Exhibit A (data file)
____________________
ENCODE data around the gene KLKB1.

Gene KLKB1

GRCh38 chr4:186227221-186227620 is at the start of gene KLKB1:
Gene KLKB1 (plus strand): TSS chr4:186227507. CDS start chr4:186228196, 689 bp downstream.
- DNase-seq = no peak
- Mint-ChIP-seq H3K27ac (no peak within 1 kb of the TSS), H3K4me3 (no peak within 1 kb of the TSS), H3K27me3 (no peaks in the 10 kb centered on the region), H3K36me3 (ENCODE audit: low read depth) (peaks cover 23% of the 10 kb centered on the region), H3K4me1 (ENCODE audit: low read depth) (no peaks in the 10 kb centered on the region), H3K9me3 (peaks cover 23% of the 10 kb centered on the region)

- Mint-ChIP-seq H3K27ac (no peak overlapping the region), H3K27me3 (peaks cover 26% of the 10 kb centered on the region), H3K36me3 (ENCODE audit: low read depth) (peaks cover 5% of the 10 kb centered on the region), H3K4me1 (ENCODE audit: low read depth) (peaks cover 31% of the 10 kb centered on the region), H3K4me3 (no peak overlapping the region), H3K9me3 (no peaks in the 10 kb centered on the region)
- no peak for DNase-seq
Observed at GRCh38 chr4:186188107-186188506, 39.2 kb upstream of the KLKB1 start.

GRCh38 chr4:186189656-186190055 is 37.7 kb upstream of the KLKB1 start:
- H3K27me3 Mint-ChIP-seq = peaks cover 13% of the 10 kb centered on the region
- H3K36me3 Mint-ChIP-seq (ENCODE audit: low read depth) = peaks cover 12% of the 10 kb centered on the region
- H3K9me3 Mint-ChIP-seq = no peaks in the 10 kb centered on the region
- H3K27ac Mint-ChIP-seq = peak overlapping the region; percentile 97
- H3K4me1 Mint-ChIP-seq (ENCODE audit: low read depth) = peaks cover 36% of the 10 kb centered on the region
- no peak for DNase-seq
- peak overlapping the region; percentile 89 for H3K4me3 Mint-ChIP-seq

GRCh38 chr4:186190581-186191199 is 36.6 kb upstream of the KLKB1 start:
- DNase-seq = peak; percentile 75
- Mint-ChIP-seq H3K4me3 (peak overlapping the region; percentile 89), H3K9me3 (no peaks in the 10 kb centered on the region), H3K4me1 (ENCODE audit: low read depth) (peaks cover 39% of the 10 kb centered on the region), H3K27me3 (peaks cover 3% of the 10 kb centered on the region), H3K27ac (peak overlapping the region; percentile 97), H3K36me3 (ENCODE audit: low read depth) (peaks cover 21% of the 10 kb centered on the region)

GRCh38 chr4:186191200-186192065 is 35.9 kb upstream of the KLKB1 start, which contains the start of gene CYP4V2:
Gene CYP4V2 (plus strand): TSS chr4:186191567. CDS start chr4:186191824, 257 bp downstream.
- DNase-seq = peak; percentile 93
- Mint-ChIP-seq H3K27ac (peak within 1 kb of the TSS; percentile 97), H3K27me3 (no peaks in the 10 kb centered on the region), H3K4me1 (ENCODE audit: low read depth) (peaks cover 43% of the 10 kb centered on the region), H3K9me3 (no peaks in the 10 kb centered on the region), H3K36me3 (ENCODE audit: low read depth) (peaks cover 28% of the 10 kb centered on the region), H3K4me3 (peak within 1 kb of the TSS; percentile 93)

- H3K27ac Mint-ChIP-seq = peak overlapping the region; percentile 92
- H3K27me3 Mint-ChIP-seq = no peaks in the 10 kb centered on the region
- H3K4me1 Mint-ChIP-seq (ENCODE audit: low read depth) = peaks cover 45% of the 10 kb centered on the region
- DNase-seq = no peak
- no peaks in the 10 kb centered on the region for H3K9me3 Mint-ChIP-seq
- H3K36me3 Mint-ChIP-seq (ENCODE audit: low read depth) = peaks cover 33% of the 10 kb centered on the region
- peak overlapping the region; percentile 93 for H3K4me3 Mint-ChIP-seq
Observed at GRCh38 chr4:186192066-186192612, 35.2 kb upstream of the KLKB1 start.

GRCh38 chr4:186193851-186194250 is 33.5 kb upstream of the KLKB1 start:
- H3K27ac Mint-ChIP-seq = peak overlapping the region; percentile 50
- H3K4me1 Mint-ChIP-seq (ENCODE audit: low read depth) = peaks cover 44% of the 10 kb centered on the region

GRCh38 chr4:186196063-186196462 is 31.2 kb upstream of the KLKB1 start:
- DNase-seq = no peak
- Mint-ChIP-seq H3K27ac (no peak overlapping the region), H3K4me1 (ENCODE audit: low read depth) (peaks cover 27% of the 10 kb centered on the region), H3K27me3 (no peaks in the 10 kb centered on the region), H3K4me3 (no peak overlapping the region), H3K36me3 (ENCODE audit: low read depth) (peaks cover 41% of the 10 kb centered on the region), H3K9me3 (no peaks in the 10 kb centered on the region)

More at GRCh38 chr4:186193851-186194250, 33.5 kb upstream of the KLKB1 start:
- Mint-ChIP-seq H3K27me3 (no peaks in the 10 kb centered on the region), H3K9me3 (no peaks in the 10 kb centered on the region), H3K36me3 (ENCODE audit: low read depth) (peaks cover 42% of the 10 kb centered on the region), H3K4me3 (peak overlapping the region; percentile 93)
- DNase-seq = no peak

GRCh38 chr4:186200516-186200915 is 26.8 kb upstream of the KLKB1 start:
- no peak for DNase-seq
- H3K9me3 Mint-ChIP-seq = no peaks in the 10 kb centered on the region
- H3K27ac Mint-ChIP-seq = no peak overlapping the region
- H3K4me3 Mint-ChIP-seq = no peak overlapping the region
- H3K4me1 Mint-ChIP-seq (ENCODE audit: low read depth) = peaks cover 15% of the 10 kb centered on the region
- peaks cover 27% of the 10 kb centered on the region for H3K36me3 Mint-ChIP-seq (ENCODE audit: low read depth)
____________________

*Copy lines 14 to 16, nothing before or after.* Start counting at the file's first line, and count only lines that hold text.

- H3K27ac Mint-ChIP-seq = peak overlapping the region; percentile 97
- H3K4me1 Mint-ChIP-seq (ENCODE audit: low read depth) = peaks cover 36% of the 10 kb centered on the region
- no peak for DNase-seq